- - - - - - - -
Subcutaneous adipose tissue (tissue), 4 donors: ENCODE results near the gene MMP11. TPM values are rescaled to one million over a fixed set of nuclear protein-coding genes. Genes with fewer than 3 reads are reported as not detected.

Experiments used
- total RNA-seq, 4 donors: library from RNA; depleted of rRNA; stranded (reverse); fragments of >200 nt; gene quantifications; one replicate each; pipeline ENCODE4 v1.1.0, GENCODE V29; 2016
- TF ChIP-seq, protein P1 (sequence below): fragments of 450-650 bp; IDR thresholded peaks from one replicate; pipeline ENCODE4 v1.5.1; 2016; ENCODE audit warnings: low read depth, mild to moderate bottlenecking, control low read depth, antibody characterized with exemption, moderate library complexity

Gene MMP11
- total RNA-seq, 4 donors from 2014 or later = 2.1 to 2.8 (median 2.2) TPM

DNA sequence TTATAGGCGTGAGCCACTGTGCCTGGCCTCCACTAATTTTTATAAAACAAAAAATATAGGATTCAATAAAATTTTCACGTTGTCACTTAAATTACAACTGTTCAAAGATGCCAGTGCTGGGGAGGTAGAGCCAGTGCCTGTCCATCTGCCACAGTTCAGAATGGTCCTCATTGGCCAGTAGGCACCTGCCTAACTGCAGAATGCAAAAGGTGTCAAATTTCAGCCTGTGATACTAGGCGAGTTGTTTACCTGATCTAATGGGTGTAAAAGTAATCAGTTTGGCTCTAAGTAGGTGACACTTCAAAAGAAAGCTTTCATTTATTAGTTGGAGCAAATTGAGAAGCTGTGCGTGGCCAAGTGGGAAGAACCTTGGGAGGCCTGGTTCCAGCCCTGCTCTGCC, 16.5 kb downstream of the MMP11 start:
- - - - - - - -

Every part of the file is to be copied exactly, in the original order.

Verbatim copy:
Subcutaneous adipose tissue (tissue), 4 donors: ENCODE results near the gene MMP11. TPM values are rescaled to one million over a fixed set of nuclear protein-coding genes. Genes with fewer than 3 reads are reported as not detected.

Experiments used
- total RNA-seq, 4 donors: library from RNA; depleted of rRNA; stranded (reverse); fragments of >200 nt; gene quantifications; one replicate each; pipeline ENCODE4 v1.1.0, GENCODE V29; 2016
- TF ChIP-seq, protein P1 (sequence below): fragments of 450-650 bp; IDR thresholded peaks from one replicate; pipeline ENCODE4 v1.5.1; 2016; ENCODE audit warnings: low read depth, mild to moderate bottlenecking, control low read depth, antibody characterized with exemption, moderate library complexity

Gene MMP11
- total RNA-seq, 4 donors from 2014 or later = 2.1 to 2.8 (median 2.2) TPM

DNA sequence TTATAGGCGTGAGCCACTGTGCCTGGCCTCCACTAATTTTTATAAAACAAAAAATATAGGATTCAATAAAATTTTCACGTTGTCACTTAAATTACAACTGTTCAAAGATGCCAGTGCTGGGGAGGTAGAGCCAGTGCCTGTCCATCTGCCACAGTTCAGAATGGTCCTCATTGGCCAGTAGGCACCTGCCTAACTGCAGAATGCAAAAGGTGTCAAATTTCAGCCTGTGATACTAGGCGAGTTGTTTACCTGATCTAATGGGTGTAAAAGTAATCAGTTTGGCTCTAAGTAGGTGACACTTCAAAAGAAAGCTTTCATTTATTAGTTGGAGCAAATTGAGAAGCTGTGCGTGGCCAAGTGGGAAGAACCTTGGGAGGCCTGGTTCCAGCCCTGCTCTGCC, 16.5 kb downstream of the MMP11 start: